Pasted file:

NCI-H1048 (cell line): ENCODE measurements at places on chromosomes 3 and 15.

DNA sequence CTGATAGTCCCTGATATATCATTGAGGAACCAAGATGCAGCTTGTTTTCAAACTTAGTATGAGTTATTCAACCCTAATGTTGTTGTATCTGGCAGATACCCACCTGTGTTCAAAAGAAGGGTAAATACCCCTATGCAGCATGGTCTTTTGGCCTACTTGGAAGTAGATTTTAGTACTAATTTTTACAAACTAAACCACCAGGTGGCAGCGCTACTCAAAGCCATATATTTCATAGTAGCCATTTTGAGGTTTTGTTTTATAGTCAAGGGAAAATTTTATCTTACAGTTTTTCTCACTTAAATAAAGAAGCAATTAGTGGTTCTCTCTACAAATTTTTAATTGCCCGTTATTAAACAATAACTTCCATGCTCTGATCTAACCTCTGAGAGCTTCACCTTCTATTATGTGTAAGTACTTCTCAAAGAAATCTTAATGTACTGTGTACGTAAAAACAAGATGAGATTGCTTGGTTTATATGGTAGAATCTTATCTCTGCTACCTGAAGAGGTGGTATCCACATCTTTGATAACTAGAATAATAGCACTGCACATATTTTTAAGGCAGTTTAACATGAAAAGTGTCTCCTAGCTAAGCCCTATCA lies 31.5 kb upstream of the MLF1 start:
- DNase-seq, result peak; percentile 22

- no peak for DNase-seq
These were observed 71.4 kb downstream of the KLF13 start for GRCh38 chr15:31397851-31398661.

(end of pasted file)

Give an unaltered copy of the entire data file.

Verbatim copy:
NCI-H1048 (cell line): ENCODE measurements at places on chromosomes 3 and 15.

DNA sequence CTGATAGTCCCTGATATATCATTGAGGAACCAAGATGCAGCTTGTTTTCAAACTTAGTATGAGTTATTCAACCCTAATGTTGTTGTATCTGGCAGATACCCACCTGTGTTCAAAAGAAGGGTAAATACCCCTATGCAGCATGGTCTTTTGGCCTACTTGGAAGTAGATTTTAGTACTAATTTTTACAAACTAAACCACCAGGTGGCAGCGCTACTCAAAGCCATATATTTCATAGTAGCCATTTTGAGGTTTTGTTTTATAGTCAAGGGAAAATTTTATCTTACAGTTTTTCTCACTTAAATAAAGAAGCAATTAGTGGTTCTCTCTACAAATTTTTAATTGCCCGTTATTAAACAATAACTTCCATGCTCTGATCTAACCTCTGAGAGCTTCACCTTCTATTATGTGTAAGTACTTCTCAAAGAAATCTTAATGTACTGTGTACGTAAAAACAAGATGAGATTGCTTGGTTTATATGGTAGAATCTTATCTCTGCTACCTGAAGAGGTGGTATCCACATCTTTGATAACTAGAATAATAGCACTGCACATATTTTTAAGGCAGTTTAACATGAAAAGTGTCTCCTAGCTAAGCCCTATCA lies 31.5 kb upstream of the MLF1 start:
- DNase-seq, result peak; percentile 22

- no peak for DNase-seq
These were observed 71.4 kb downstream of the KLF13 start for GRCh38 chr15:31397851-31398661.